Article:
A Tunnel in the Sky

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The Dragon Never Sleeps
by Glen Cook

Reviewed by wracked
Posted January 5, 2003

A purchase through our links may earn us a commission.

This book is Glen Cook's last science fiction novel. He is more famously known for his Black Company series that follow a mercenary company through 30 years of service in a never-ending war between sorcerers. This is a great pity, because this book along with his other SF novels, Passage at Arms and The Starfisher Trilogy (Starfishers, Shadowline, Stars' End), are excellent reads. I would even suggest that based on his earlier efforts if he would have written more SF novels he would have garnered more accolades then he has from his fantasy novels.

The Dragon Never Sleeps is set in some distant millennium where mankind has colonized a significant portion of their quarter of the galaxy. Canon Space is the name given to the human-dominated areas and the task of policing such a large area is given to the Guardships (named after Roman Legions), a self-maintaining fleet of gigantic, virtually indestructible space ships that patrol the universe issuing dictates and maintaining order. The heavy-handed way they maintain control is the source of much irritation to the Houses, the semi-feudal/corporate entities that run the commerce throughout Canon Space. But the Guardships not only keep a tyrannical pressure on human space, they also wage wars against alien empires that dare to reject their idea of order.

[EDITOR'S NOTE: When this review was written the book was out of print, then it came back in print for a time, hence the link on the title above. Now it's out of print yet again, but we might still get a commission if you use that link to find a used copy. It is available for Kindle. Galen]

The story is told from three viewpoints. One is Lupo Provik, the consigliore of House Tregresser. He spends his time juggling/protecting the interests of three generations of the Tregresser line, all at an enforced peace with each other, while during his spare time he's trying to do the impossible and capture a Guardship. To help him with this he has made a family of clones and that gives new meaning to the word, incest! But the truth is, he’s not the only one with clones. The interplay and uses of these expendable constructs and their Primes (the original) are fascinating.

The second viewpoint is from a genetically engineered alien, Kez Maefele, a Ku, who was bred to fight against the Guardships hundreds of years in the past. He was one of the top generals when the aliens surrendered and has been living in obscurity since. He haunts a section of town called Down Town, which is the literal location since most of the middle class live in a huge tower and the ruling classes live in a floating city. He ends up getting recaptured by a Guardship, VII Gemina, and taken for a ride around the quadrant while VII Gemina tries to find out who was behind the ambush that destroyed a Guardship. He ends up playing general again, allying himself with mysterious aliens and putting together a complex plan to defeat the Guardships.

The third point of view is from two of the Guardship personnel, the WarAvocat of VII Gemina, Hanaver Strate, the captain in charge during military operations, and a front line soldier, Jo Klass. Hanaver not only must figure out the complex plots woven by Lupo and Kez but must keep political control of VII Gemina which has a bunch of former WarAvocats kept alive in the computer and who have their own agendas. Jo Klass gets to invade hostile cities, stations, ships while killing mass quantities of humans and aliens. She also gets to go on a reconnaissance mission to find where some unsavory aliens are sneaking around Canon Space. She gets into her share of trouble and doesn’t get out of everything in one piece. Suffice to say that the Tregressers aren’t the only ones with clone technology.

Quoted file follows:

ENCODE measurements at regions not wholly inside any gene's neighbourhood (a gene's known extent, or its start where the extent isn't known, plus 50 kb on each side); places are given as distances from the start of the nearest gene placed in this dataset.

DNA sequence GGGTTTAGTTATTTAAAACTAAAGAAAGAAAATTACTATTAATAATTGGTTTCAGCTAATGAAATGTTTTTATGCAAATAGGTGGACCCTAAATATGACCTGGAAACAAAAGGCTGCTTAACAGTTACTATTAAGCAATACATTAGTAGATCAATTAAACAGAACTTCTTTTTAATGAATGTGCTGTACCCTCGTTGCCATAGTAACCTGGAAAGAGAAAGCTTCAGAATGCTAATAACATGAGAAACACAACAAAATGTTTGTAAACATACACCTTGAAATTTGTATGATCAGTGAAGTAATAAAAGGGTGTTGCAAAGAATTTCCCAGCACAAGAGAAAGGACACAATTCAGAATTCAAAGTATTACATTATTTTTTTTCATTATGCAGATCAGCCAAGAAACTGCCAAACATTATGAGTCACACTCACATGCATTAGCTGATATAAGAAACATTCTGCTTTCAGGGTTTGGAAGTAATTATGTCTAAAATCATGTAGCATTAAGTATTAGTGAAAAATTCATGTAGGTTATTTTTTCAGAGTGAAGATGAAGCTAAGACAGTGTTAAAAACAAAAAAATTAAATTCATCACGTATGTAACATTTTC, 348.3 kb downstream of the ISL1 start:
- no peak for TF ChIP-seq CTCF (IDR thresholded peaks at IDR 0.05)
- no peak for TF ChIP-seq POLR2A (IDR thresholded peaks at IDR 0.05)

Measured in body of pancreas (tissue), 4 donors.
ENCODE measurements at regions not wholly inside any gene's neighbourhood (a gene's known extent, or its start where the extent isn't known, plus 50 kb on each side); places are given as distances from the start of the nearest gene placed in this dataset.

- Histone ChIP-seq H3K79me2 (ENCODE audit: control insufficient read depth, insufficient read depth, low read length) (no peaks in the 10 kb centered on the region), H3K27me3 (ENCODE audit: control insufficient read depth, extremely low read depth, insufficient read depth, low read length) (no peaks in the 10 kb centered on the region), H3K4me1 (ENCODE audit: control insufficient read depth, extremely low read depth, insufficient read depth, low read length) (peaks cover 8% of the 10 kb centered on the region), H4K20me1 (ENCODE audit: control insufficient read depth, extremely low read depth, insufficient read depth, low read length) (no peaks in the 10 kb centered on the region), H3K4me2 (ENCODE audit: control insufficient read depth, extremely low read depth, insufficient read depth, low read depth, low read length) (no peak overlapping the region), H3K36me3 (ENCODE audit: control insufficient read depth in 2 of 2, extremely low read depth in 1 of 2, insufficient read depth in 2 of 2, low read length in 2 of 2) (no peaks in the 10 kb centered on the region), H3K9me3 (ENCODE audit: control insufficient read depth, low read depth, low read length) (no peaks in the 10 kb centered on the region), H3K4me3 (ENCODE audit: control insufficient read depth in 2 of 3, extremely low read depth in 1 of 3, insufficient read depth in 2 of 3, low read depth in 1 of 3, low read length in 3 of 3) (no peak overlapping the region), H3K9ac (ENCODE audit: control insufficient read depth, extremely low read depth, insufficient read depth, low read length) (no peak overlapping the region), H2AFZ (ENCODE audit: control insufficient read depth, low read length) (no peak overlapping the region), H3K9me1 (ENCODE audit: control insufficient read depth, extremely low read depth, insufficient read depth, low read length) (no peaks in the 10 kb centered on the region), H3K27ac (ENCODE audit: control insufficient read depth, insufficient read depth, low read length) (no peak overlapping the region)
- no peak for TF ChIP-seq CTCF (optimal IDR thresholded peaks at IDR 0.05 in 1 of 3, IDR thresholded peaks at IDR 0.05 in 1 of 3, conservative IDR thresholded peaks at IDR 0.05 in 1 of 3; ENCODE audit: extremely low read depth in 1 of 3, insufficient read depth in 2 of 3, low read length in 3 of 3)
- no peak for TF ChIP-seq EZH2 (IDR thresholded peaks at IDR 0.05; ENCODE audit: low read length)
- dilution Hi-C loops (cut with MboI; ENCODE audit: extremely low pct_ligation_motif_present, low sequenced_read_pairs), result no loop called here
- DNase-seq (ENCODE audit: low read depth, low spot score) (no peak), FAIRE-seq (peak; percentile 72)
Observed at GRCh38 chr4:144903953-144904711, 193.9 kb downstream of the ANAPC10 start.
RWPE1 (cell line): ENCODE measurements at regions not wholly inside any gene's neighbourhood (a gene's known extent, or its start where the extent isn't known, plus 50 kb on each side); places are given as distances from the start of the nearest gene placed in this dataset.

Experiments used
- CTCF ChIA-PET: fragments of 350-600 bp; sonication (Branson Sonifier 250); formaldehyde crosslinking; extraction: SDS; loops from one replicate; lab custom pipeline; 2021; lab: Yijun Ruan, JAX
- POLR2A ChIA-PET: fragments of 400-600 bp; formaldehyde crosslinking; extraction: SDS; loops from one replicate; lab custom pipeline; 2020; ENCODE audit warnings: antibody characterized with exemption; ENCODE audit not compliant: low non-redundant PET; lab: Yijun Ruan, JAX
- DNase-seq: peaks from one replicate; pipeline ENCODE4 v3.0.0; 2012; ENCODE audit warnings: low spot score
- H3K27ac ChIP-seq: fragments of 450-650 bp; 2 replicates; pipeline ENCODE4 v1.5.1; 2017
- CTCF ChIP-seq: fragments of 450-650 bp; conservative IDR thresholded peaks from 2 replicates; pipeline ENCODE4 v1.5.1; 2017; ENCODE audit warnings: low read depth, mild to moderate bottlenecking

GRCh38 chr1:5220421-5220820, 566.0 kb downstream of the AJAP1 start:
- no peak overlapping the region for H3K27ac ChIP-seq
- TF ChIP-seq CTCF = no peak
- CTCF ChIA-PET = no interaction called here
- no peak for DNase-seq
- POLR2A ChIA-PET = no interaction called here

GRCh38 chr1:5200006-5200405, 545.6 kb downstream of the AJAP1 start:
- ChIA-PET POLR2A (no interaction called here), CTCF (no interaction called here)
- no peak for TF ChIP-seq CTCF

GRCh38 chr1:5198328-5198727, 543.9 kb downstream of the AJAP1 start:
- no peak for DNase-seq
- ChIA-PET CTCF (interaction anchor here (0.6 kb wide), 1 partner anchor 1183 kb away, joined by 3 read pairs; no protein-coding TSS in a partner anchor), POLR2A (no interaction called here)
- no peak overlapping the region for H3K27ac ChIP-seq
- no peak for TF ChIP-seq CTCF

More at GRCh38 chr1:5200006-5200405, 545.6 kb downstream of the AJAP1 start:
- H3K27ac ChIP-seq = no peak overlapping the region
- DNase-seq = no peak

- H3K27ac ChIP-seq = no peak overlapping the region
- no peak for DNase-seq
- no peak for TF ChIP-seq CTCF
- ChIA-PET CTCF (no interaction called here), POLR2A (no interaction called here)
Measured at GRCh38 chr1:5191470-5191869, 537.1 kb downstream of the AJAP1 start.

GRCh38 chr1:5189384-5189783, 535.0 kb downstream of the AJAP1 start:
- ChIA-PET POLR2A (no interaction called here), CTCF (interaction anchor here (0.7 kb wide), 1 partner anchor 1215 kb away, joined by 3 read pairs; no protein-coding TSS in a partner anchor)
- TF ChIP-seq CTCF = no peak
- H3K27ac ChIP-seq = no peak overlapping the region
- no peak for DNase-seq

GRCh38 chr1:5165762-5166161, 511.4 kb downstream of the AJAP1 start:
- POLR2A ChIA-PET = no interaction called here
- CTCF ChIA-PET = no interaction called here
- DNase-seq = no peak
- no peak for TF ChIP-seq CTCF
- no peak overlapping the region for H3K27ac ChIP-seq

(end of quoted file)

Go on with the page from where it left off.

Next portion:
The history and theory of the Guardships are fascinating. The personnel profiles and ship records are regularly downloaded in a secure fortress, so if anything happens to either of them they can be cloned or rebuilt and their memories restored. This makes them functionally immortal. And this, as it is explained in one of the few philosophical moments, makes sure that their mission does not change from when it started two thousand years earlier.

The Guardships all have different personalities also. XII Fulminata is arrogant and demands the point position in the attacks. Other Guardships, such as VI Adjutrix, have totally consumed their crew and wander the universe on their own agendas. Throw into this mix the mystery of the Web, the galactic highway that makes faster than light travel possible, but no one knows if it is a construct or a natural phenomena. And it seems to be unraveling, not to mention haunted!

Cook is not given to explanatory asides. All background information is given during the course of the many plot lines. Which means you must carry questions along for some time. But it is all worth it. The intricate plots are all tied up in the end, maybe not too neatly, but not forced either. Rooting for the right people is not an easy guess either. Which one of the Tregresser’s is worthy? Are the Guardships guardian angels or tyrannical despots? Will the Ku agenda free or enslave Canon Space?

It is a great, great book, always in my top ten. Well worth the effort to find it. It was only printed once in 1988, as a mass-market paperback, and copies are now going for $10+. I have seen some copies that were signed by Cook in 2001 that go for $50. Maybe the renewed interest in this book will get him writing more SF. I hope this time greed can produce another classic.


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Glen Cook


Out of print but available used through other sellers on amazon.com
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